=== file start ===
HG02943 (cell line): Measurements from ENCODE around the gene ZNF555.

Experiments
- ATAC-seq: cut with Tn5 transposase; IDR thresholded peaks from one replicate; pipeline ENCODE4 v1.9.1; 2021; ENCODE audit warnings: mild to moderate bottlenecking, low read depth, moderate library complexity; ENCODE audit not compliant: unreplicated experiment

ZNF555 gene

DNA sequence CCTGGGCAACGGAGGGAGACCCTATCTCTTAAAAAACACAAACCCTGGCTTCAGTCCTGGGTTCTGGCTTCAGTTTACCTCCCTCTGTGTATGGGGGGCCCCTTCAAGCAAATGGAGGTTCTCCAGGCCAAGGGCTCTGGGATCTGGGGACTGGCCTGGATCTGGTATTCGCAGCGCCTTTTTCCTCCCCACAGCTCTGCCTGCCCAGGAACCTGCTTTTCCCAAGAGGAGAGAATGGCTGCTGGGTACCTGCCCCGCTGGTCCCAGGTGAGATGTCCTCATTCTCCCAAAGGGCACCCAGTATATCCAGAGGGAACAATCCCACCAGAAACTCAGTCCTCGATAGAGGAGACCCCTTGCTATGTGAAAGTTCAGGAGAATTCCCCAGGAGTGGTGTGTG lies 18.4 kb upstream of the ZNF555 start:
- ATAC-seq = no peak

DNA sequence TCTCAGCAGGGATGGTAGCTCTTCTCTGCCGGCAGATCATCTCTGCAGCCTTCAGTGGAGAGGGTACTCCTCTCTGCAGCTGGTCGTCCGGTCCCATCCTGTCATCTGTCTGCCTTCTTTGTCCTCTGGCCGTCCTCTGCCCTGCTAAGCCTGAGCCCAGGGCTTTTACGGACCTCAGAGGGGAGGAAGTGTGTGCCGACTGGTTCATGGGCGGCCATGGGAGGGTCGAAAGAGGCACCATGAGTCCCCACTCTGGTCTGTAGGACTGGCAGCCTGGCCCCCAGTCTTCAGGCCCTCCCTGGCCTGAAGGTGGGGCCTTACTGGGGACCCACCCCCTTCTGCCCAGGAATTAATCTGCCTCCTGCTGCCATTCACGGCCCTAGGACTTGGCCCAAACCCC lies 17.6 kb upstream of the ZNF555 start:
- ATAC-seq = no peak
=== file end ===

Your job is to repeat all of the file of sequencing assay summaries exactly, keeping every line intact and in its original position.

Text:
HG02943 (cell line): Measurements from ENCODE around the gene ZNF555.

Experiments
- ATAC-seq: cut with Tn5 transposase; IDR thresholded peaks from one replicate; pipeline ENCODE4 v1.9.1; 2021; ENCODE audit warnings: mild to moderate bottlenecking, low read depth, moderate library complexity; ENCODE audit not compliant: unreplicated experiment

ZNF555 gene

DNA sequence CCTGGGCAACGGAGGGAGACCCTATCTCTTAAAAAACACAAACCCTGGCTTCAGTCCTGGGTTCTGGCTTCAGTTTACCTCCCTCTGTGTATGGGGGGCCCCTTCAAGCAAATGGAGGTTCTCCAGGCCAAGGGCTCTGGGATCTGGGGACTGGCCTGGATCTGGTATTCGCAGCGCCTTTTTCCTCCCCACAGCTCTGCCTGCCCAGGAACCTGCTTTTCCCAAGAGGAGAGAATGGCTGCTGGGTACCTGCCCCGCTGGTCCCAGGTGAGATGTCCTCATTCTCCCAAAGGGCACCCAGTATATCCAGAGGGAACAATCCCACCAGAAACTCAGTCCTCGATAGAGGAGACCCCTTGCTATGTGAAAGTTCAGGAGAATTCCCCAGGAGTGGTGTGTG lies 18.4 kb upstream of the ZNF555 start:
- ATAC-seq = no peak

DNA sequence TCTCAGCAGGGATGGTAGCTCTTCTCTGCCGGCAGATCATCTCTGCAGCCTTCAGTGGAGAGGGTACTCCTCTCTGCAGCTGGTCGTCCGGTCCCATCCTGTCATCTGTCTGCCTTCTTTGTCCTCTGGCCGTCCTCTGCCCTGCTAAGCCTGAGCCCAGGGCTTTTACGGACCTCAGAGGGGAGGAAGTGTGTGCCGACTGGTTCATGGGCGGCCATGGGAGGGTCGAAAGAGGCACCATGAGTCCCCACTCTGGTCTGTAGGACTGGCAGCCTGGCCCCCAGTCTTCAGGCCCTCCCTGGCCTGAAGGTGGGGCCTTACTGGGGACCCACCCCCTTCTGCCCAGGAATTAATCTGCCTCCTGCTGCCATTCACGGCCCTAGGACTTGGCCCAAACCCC lies 17.6 kb upstream of the ZNF555 start:
- ATAC-seq = no peak